So in my ignorance I am thinking, if we first just try something small like that, or is it not so small?
    What am I missing here? I very much appreciate your advice. Thank you.

  7. #7
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    Default Re: Attic tank

    Quote Originally Posted by winthropite View Post
    Thank you both. Why can't we just replace the supply valve shutoff (is that a valve or just a shutoff? I just turned it, the water stopped running, ) to the attic tank?
    As soon as I crawled up there and shut off that valve, the water stopped leaking into the tank, and then the tank stopped trying to fill the 3 toilets on the floor below.
    So in my ignorance I am thinking, if we first just try something small like that, or is it not so small?
    What am I missing here? I very much appreciate your advice. Thank you.
    I have a question. Do these 3 toilets need that tank to flush or refill? If they're still functioning without the tank then just leave the old treasure where it is and go on with life.
    Debby in Oklahoma

  8. #8
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    Default Re: Attic tank

    That's a good question. Yes, the 3 toilets need the water from the tank to flush or refill. We have the toilets' tops down and taped with little notes "not to use" on them.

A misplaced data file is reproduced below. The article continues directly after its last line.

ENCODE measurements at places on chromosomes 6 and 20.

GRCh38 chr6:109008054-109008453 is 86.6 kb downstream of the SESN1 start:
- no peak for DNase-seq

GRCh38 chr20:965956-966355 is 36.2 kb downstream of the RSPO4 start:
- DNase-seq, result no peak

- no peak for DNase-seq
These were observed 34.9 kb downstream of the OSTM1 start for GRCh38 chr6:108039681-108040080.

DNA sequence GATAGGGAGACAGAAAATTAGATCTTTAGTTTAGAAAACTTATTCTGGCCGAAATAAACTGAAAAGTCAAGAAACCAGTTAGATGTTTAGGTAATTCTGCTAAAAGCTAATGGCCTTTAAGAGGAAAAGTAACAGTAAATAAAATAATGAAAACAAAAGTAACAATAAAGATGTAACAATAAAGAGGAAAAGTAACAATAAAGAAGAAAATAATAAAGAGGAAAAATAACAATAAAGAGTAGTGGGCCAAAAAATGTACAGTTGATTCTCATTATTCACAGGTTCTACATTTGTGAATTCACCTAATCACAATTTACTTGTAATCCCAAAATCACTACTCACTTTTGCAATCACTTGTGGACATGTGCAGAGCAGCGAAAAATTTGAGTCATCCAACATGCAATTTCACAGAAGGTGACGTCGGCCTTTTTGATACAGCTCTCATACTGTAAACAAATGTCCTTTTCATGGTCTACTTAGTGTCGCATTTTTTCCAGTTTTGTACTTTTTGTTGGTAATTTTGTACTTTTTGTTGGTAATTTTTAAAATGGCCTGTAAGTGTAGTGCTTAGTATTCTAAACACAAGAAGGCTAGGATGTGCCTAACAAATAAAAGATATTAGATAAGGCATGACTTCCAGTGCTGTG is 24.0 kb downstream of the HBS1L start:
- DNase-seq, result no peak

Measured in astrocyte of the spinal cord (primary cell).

So here's how it works: The water in the attic tank flows into each toilet when we open the shutoff at the toilet. then when we close the shutoff at each toilet, the water stops running into that toilet. The supply to the tank is regulated with a ball that rises just like in your regular toilets; so it refills that way, then stops. Come to think of it, I guess that's a real water saving thing isn't it, in that you can regulate how much water to use for a flush, not just push a lever.
    I wonder if we just need to replace the arm/ball now that I think of it. Again, I appreciate all your input.
    I assume you know that once the water flows into the toilet, it flushes until you stop letting the water flow in.
    And one more thing, the tank itself is tight, it's the water that flows out of the tank through the pipes into the toilets that was constantly running.
    I apologize for not being very clear on this.
    So then I thought, maybe the shutoffs at one of the toilets is the problem.
    Last edited by winthropite; 07-17-2008 at 06:19 PM. Reason: last paragraph for clarification

  9. #9
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    Default Re: Attic tank

    i think you just answered your own question. there is lots of plumbing outside of the united states that doesn't even approach code. who has ever seen a graviety feed building with a water heater on the roof with steam coming out of it since there is not t & p valve? the same applies here. you have 3 toilets feed by a single tank that is "flushed" by the water control knob. simply and effective.
    Last edited by misfitter; 07-17-2008 at 08:51 PM. Reason: ms
    Process of elimination. Good luck.